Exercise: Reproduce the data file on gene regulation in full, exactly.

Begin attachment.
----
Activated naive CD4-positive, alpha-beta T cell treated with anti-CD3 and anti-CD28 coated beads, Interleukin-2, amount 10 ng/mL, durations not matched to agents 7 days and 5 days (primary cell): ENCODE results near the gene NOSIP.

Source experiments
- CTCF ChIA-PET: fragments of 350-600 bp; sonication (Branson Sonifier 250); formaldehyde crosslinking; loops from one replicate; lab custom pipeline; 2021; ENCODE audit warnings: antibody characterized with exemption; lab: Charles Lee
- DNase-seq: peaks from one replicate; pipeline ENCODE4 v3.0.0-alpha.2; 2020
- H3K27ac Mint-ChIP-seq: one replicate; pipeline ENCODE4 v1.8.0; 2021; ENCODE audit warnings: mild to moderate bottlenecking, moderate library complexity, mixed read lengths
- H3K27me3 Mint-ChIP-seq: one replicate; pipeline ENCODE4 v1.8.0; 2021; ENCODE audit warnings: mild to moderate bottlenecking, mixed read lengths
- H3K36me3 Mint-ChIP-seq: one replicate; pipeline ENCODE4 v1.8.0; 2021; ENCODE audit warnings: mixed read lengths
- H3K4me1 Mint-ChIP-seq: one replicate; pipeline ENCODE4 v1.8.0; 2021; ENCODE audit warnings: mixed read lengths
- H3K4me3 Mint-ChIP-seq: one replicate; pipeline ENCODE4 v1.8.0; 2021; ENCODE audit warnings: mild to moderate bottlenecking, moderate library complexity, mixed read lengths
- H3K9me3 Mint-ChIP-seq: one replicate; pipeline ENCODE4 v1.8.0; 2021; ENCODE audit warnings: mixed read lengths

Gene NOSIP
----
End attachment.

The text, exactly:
Activated naive CD4-positive, alpha-beta T cell treated with anti-CD3 and anti-CD28 coated beads, Interleukin-2, amount 10 ng/mL, durations not matched to agents 7 days and 5 days (primary cell): ENCODE results near the gene NOSIP.

Source experiments
- CTCF ChIA-PET: fragments of 350-600 bp; sonication (Branson Sonifier 250); formaldehyde crosslinking; loops from one replicate; lab custom pipeline; 2021; ENCODE audit warnings: antibody characterized with exemption; lab: Charles Lee
- DNase-seq: peaks from one replicate; pipeline ENCODE4 v3.0.0-alpha.2; 2020
- H3K27ac Mint-ChIP-seq: one replicate; pipeline ENCODE4 v1.8.0; 2021; ENCODE audit warnings: mild to moderate bottlenecking, moderate library complexity, mixed read lengths
- H3K27me3 Mint-ChIP-seq: one replicate; pipeline ENCODE4 v1.8.0; 2021; ENCODE audit warnings: mild to moderate bottlenecking, mixed read lengths
- H3K36me3 Mint-ChIP-seq: one replicate; pipeline ENCODE4 v1.8.0; 2021; ENCODE audit warnings: mixed read lengths
- H3K4me1 Mint-ChIP-seq: one replicate; pipeline ENCODE4 v1.8.0; 2021; ENCODE audit warnings: mixed read lengths
- H3K4me3 Mint-ChIP-seq: one replicate; pipeline ENCODE4 v1.8.0; 2021; ENCODE audit warnings: mild to moderate bottlenecking, moderate library complexity, mixed read lengths
- H3K9me3 Mint-ChIP-seq: one replicate; pipeline ENCODE4 v1.8.0; 2021; ENCODE audit warnings: mixed read lengths

Gene NOSIP